You always have to wonder what goes through a successful artist’s head when they suddenly decide pack up their lives and careers and disappear from the public eye. Sometimes it works out well, as with French primitivist painter Paul Gauguin, whose relocation to Tahiti allowed him to produce the works he is most famous for today. Other times, it merely signals the end of the era, as with John Hughes’s surreptitious disappearance from the filmmaking enterprise once the 90s rolled around. Finally, there are the times when it’s just an excuse for a simple change of pace.
Mike Lindsay’s move to Iceland probably falls under the latter category. Formerly known as the founding member of British experimental folk band Tunng, in 2010, Lindsay took it upon himself to rekindle a love affair first begun with the Nordic nation four years earlier. What has resulted is Cheek Mountain Thief, a solo project produced in collaboration with Icelandic musicians, and an eponymous debut album.
Considered alongside its description as a homage to Iceland, the album does exactly what you would expect. Lindsay has continued on in the experimental folk genre, but where Tunng leans heavily on the experimental side with obvious electronic influences, CMF is very much folk first. Happy songs are plucky and simple (“Wake Him”) while sad ones are hazy and languid (“Attack”). The whole album is extremely rustic and grassroots, relying heavily on rhythmic acoustic strumming patterns and resonating bass drum backbones (“Cheek Mountain”). There is even a distinct sense of a rural labour environment, with Lindsay having included a sort of workman like chant in “Cheek Mountain” that recalls that of Snow White’s seven dwarves.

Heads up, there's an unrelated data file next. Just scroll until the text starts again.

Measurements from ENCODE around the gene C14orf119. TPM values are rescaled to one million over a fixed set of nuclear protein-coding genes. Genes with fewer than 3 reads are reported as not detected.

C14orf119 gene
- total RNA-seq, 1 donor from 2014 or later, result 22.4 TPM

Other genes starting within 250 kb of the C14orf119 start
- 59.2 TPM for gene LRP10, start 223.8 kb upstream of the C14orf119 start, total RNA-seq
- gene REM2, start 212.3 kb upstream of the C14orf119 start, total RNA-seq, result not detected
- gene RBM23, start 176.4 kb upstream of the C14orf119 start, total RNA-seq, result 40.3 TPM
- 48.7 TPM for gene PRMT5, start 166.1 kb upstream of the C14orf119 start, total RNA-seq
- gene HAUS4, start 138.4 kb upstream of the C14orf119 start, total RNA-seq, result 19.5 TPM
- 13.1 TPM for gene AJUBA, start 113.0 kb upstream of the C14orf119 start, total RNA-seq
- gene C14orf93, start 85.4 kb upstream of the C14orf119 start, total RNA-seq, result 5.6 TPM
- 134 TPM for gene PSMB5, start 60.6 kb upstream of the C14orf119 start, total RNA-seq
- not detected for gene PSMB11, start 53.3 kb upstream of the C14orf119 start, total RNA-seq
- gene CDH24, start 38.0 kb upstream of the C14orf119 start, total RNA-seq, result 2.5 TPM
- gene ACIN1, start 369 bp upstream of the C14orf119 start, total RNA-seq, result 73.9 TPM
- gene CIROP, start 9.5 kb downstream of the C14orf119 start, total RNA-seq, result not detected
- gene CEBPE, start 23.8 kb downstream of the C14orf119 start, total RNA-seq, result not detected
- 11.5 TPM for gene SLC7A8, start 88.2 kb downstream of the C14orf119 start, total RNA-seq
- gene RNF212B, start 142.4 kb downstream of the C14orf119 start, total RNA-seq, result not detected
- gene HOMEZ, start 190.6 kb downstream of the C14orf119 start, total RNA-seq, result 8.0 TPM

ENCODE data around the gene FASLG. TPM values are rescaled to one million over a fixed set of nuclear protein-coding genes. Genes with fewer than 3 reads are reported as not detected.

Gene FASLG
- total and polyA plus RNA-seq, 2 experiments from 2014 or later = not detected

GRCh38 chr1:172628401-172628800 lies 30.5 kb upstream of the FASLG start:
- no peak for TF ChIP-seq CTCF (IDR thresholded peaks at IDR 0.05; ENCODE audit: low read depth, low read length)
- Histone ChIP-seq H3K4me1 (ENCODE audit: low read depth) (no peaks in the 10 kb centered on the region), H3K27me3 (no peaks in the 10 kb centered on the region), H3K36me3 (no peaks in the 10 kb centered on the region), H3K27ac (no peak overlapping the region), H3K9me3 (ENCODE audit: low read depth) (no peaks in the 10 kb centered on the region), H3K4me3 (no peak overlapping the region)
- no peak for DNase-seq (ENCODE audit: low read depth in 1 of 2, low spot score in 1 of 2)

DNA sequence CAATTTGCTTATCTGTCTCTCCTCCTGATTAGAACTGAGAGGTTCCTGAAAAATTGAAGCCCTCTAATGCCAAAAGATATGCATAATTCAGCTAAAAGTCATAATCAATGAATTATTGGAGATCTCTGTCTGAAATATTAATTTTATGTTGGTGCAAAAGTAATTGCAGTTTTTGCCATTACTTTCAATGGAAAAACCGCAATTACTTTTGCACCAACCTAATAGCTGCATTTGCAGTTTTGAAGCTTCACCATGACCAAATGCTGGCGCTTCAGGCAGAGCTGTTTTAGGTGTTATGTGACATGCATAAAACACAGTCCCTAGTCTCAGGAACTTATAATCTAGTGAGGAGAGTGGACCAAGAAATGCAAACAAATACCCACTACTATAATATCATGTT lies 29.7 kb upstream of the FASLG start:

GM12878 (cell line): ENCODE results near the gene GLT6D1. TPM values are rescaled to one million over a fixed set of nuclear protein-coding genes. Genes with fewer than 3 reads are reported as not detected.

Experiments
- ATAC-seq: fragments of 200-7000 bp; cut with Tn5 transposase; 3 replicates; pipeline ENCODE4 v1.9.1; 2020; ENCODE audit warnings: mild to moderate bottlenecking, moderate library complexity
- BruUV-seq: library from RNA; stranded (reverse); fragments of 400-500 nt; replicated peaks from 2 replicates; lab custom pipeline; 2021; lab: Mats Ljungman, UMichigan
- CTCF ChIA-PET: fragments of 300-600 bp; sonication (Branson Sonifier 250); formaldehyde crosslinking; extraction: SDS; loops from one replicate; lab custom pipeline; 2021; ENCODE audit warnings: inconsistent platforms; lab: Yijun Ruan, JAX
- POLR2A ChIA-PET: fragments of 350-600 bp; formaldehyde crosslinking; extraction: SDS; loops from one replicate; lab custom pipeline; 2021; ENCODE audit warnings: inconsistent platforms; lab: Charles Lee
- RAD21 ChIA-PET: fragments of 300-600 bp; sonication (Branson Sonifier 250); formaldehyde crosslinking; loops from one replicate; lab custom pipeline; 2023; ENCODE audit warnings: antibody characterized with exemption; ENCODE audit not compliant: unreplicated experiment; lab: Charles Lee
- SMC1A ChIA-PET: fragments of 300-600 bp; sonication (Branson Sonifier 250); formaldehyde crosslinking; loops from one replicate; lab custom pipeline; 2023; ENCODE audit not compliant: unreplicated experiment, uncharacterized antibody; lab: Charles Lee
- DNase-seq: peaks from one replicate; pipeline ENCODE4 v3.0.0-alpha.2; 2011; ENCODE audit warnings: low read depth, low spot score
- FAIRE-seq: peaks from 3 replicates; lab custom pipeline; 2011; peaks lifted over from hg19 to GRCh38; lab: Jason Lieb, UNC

And yet, despite the fact that the album is not hard to listen to, there is something inherently frustrating about it all. It’s almost as if Lindsay has achieved the simplicity he was striving for all too well — in bringing himself both physically and mentally back to basics, Lindsay has stripped too far and the result is too thin. At times, I wished there was something more substantial — more hard-hitting or concrete — in the music for me to grab onto. That being said, Cheek Mountain Thief starts and finishes well. And as far as modern music is concerned, it is the perfect antidote — as authentic and simplistic as the nature that inspired it.
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